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Physical activity and the risk of gestational diabetes mellitus: a systematic review and dose-response meta-analysis of epidemiological studies.

Abstract

Physical activity has been inconsistently associated with risk of gestational diabetes mellitus in epidemiological studies, and questions remain about the strength and shape of the dose-response relationship between the two. We therefore conducted a systematic review and meta-analysis of cohort studies and randomized trials on physical activity and gestational diabetes mellitus. PubMed, Embase and Ovid databases were searched for cohort studies, and randomized controlled trials of physical activity and risk of gestational diabetes mellitus, up to August 5th 2015. Summary relative risks (RRs) were estimated using a random effects model. Twenty-five studies (26 publications) were included. For total physical activity the summary RR for high versus low activity was 0.62 (95 % CI 0.41-0.94, I2 = 0 %, n = 4) before pregnancy, and 0.66 (95 % CI 0.36-1.21, I2 = 0 %, n = 3) during pregnancy. For leisure-time physical activity the respective summary RRs for high versus low activity was 0.78 (95 % CI 0.61-1.00, I2 = 47 %, n = 8) before pregnancy, and it was 0.80 (95 % CI 0.64-1.00, I2 = 17 %, n = 17) during pregnancy. The summary RR for pre-pregnancy activity was 0.70 (95 % CI 0.49-1.01, I2 = 72.6 %, n = 3) per increment of 5 h/week and for activity during pregnancy was 0.98 (95 % CI 0.87-1.09, I2 = 0 %, n = 3) per 5 h/week. There was evidence of a nonlinear association between physical activity before pregnancy and the risk of gestational diabetes mellitus, pnonlinearity = 0.005, with a slightly steeper association at lower levels of activity although further reductions in risk were observed up to 10 h/week. There was also evidence of nonlinearity for physical activity in early pregnancy, pnonlinearity = 0.008, with no further reduction in risk above 8 h/week. There was some indication of inverse associations between walking (before and during pregnancy) and vigorous activity (before pregnancy) and the risk of gestational diabetes mellitus. This meta-analysis suggests that there is a significant inverse association between physical activity before pregnancy and in early pregnancy and the risk of gestational diabetes mellitus. Further studies are needed to clarify the association between specific types and intensities of activity and gestational diabetes mellitus.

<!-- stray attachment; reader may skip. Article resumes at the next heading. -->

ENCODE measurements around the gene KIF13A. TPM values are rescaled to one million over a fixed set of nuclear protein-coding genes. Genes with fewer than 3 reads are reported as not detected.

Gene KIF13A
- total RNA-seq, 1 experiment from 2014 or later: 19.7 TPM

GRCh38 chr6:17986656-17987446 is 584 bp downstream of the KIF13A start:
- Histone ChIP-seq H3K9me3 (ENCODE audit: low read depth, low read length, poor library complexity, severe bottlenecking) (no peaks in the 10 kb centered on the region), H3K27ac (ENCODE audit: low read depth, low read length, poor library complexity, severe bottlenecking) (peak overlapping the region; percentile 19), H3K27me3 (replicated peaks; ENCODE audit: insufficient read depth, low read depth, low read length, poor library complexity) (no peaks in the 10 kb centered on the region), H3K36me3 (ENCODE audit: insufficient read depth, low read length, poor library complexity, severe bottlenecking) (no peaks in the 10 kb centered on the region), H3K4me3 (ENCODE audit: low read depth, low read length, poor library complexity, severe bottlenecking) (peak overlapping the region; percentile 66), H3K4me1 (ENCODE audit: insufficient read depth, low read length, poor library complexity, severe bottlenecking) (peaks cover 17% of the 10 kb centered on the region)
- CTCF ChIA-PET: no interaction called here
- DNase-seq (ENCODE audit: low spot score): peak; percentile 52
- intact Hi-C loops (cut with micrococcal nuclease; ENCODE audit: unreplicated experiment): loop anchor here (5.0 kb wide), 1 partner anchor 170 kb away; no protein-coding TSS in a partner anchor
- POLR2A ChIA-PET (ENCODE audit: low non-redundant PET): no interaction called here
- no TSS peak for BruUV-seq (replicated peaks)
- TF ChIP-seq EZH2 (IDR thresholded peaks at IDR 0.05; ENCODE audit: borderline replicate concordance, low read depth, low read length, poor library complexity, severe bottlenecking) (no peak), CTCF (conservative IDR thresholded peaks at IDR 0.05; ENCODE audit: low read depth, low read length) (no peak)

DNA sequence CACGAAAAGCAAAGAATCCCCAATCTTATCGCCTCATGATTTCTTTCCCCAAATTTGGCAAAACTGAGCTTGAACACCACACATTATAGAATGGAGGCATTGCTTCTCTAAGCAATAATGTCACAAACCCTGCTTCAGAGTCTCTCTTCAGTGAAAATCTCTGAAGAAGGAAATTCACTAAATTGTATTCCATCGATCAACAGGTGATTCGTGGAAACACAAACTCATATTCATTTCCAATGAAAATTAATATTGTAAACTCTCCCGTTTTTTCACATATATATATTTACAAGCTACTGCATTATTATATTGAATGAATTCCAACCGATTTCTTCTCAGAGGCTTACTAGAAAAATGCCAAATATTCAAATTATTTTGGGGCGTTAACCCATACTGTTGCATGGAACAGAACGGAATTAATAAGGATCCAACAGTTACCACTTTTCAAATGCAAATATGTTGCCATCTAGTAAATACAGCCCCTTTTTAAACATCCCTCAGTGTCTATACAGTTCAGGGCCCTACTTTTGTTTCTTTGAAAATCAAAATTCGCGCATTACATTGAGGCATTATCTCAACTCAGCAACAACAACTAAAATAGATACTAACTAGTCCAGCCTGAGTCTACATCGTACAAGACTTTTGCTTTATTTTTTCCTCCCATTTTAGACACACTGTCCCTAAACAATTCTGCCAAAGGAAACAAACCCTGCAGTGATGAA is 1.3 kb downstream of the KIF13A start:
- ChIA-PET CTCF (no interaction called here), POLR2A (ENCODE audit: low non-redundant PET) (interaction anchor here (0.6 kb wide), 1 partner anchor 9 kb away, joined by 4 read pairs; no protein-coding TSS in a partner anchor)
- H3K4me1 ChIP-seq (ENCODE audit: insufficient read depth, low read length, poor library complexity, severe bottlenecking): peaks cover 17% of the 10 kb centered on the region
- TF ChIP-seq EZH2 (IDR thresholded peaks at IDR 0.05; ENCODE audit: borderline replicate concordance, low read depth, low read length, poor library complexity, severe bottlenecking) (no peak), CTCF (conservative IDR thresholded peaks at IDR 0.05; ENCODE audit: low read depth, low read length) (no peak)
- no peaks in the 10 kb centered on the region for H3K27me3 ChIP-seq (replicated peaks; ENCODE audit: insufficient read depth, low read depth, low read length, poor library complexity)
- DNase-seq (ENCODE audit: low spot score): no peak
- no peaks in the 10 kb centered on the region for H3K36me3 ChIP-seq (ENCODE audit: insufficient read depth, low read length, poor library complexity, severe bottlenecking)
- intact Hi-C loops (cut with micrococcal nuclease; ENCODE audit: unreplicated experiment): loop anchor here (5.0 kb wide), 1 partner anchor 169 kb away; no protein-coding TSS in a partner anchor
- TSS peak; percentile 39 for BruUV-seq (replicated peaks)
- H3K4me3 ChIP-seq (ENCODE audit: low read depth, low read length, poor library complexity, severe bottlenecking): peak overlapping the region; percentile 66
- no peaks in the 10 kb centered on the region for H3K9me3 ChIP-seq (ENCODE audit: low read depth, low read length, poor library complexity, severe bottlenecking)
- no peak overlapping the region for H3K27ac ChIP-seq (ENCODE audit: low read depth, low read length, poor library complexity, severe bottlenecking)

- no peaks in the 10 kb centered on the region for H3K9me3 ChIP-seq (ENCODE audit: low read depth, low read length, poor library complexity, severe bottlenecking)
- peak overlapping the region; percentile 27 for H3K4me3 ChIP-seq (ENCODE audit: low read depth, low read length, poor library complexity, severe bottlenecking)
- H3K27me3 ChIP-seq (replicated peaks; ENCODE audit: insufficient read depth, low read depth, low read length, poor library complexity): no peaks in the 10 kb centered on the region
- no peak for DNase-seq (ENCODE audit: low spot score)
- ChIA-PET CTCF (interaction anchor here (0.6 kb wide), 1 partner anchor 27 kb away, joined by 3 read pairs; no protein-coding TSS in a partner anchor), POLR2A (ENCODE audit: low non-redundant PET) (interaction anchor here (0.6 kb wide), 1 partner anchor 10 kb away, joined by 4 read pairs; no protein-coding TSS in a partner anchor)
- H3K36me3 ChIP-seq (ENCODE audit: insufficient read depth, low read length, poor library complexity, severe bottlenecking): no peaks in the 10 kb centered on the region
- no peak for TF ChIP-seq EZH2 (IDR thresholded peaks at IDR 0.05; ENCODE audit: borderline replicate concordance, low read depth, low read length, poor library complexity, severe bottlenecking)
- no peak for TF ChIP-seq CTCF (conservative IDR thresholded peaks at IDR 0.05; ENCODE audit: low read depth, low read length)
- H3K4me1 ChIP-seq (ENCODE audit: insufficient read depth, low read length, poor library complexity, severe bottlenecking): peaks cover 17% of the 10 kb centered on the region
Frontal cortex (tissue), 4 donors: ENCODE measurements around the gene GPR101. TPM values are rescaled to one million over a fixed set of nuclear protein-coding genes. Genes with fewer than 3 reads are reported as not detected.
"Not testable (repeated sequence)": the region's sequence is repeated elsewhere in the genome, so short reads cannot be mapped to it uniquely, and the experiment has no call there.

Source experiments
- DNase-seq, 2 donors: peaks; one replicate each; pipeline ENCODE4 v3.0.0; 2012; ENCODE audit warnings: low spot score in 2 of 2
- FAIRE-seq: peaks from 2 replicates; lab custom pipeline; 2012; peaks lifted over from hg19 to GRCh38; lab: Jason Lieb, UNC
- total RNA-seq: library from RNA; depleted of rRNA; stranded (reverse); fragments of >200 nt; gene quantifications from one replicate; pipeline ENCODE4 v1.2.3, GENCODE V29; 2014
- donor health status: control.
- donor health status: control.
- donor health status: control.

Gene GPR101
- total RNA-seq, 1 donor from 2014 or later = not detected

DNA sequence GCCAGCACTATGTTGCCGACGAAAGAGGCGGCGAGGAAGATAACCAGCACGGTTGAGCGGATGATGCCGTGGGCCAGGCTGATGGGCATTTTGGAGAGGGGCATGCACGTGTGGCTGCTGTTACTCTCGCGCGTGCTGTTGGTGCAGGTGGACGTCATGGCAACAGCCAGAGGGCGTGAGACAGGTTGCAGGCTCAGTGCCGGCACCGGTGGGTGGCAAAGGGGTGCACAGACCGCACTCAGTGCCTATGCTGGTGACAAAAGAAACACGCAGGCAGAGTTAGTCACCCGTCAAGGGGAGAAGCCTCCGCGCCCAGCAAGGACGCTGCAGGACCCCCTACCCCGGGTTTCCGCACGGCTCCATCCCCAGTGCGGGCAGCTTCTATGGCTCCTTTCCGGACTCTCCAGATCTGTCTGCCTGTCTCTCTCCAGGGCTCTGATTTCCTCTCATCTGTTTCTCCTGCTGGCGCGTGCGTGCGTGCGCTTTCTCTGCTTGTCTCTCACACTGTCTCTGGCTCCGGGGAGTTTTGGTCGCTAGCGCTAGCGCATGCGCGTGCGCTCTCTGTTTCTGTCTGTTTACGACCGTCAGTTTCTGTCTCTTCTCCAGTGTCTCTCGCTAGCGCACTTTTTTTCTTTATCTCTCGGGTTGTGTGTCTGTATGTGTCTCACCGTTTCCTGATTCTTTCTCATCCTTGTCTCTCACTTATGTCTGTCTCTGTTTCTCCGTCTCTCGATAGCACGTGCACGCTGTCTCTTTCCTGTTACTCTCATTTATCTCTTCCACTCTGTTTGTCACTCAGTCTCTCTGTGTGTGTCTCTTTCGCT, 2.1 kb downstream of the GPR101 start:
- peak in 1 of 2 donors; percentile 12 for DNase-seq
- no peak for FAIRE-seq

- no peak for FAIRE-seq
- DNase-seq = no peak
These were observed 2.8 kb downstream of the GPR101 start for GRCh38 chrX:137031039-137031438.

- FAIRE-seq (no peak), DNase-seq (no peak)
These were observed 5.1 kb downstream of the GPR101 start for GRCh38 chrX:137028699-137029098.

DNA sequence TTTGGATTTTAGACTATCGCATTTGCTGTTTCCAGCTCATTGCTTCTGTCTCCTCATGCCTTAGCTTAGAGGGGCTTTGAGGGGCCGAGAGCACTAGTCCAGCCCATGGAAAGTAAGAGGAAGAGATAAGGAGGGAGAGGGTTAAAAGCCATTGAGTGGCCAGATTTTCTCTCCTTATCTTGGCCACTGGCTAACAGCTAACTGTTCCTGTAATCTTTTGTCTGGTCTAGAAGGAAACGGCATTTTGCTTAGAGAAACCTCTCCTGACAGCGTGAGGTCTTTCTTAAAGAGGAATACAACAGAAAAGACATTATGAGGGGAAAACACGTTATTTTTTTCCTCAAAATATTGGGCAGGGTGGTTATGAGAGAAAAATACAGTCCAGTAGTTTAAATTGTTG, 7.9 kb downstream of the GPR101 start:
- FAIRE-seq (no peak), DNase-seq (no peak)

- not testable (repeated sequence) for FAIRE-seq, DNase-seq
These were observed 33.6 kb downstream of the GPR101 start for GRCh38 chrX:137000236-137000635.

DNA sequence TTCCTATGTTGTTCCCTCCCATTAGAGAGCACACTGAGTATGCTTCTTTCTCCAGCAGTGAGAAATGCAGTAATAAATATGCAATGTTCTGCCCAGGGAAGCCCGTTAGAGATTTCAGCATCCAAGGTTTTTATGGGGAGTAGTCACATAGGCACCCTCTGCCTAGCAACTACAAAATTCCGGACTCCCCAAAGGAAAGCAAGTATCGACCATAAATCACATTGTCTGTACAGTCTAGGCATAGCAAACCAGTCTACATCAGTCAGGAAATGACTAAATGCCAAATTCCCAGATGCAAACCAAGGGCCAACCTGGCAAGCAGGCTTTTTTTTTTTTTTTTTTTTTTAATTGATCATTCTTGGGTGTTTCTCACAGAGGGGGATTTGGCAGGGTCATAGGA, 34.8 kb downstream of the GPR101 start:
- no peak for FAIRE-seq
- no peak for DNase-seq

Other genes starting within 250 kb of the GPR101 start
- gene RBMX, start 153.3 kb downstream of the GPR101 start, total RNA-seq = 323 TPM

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  • Authors+Show Affiliations

    ,

    Department of Epidemiology and Biostatistics, School of Public Health, Imperial College London, St. Mary's Campus, Norfolk Place, Paddington, London, W2 1PG, UK. d.aune@imperial.ac.uk. Department of Public Health and General Practice, Faculty of Medicine, Norwegian University of Science and Technology, Trondheim, Norway. d.aune@imperial.ac.uk.

    ,

    Department of Public Health and General Practice, Faculty of Medicine, Norwegian University of Science and Technology, Trondheim, Norway.

    ,

    Section of Obstetrics, Division of Obstetrics and Gynaecology, Rikshospitalet, Oslo University Hospital, Oslo, Norway.

    ,

    Department of Pediatric Research, Rikshospitalet, Oslo University Hospital, University of Oslo, Oslo, Norway.

    Section of Preventive Cardiology, Department of Endocrinology, Morbid Obesity and Preventive Medicine, Oslo University Hospital Ullevål, Oslo, Norway.

    Source

    European journal of epidemiology 31:10 2016 10 pg 967-997

    MeSH

    Diabetes, Gestational
    Exercise
    Female
    Humans
    Pregnancy
    Risk Factors

    Pub Type(s)

    Journal Article
    Meta-Analysis
    Review
    Systematic Review

    Language

    eng

    PubMed ID

    27485519

    Citation

    Aune, Dagfinn, et al. "Physical Activity and the Risk of Gestational Diabetes Mellitus: a Systematic Review and Dose-response Meta-analysis of Epidemiological Studies." European Journal of Epidemiology, vol. 31, no. 10, 2016, pp. 967-997.